By Joe Romm
Experts label 30,000 word piece “historically inaccurate” and “based on logical non sequiturs.”
The New York Times Magazine is hyping a massive new story claiming that the period from 1979 to 1989 was “The decade we almost stopped climate change.”
But the just-released, roughly 30,000 word article by Nathaniel Rich is already being widely criticized by leading scientists, historians, and climate experts. As physicist Ben Franta, who studies the history of climate politics, put it, “Rich’s exoneration of fossil fuel producers as well as the Republican party seem based on logical non sequiturs.”
Bob Brulle, a Drexel University sociologist and author of numerous studies on climate politics and lobbying, said in a media statement, “This article strikes me as a highly selective historical account that omits key facts that run counter to its overall narrative.”
In particular, “its treatment of industry actors is limited to their official statements, and neglect their political actions,” Brulle said. Those political actions have always been to oppose action on climate change and spread disinformation.
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The article’s thesis is that the reason we failed to act during this supposedly “decisive decade” was neither Republican intransigence nor Big Oil’s efforts to downplay the issue and block action, but just human nature.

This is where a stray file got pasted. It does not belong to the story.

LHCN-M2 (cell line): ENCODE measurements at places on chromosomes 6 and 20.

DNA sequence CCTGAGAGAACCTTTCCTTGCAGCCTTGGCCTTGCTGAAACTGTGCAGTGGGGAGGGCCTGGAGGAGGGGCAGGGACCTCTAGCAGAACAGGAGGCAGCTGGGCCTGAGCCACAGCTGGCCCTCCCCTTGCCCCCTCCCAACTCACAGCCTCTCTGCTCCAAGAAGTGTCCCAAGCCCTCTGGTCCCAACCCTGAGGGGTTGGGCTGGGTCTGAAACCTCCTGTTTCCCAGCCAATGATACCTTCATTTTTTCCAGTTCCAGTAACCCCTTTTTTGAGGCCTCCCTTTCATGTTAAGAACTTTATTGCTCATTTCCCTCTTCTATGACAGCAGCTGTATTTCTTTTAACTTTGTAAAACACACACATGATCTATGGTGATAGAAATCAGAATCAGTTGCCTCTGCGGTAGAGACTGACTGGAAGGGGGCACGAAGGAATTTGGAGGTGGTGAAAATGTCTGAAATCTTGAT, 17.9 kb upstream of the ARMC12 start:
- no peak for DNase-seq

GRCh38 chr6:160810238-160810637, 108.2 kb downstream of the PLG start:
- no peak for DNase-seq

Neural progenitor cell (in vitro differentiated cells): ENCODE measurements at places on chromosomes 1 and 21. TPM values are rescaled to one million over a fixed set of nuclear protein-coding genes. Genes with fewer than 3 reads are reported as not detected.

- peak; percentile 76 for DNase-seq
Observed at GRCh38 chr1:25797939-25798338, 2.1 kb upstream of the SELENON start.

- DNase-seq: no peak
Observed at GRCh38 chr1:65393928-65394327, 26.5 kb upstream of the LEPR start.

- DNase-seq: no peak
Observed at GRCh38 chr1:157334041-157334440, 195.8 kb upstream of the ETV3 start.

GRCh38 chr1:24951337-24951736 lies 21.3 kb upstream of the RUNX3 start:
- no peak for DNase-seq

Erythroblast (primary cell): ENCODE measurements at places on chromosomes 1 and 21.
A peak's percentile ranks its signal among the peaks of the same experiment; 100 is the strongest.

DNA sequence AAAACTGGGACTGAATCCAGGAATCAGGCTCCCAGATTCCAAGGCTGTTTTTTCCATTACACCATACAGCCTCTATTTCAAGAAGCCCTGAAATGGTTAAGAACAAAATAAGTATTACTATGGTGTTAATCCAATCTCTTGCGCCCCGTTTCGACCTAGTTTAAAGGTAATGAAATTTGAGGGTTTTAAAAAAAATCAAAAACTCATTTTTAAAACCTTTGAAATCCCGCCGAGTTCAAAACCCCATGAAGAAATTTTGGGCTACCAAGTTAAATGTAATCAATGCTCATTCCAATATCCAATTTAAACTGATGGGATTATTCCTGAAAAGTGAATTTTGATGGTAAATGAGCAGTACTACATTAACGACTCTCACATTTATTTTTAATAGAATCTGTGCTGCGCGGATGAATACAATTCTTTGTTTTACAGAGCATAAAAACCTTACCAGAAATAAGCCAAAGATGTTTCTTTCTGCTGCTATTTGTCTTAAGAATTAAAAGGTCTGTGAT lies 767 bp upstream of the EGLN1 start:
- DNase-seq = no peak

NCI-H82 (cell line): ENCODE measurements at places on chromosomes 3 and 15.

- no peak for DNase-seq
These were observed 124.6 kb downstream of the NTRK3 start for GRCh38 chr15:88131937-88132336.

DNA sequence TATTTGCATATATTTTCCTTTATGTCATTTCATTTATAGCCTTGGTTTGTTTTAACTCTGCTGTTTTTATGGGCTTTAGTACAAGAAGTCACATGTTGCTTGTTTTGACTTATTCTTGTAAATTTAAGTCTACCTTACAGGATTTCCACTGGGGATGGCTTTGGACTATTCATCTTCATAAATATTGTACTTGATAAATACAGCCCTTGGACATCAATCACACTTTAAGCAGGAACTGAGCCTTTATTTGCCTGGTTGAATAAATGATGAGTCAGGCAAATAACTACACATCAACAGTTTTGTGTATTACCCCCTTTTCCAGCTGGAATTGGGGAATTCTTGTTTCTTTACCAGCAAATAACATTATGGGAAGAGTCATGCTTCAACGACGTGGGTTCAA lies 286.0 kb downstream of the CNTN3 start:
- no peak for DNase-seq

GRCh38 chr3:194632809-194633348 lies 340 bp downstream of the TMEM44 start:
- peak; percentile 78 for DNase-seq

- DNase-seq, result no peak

But the claim that “nothing stood in our way” is simply ahistorical. The article asks and answers the key question:
Why didn’t we act? A common boogeyman today is the fossil-fuel industry, which in recent decades has committed to playing the role of villain with comic-book bravado… But the coordinated efforts to bewilder the public did not begin in earnest until the end of 1989. During the preceding decade, some of the largest oil companies, including Exxon and Shell, made good-faith efforts to understand the scope of the crisis and grapple with possible solutions.
As Dr. Franta explains, this is not the full picture.
“For the record, the American Petroleum Institute [API] publicly downplayed the dangers of global warming as early as 1980 — check out ‘Two Energy Futures: A National Choice for the ’80s‘ which argues fossil fuel production, including coal, could be expanded without deleterious effects on the environment,” he said in a media statement. This publication came at the same time API’s own analysis warned that, absent immediate action, the world faced “globally catastrophic effects.”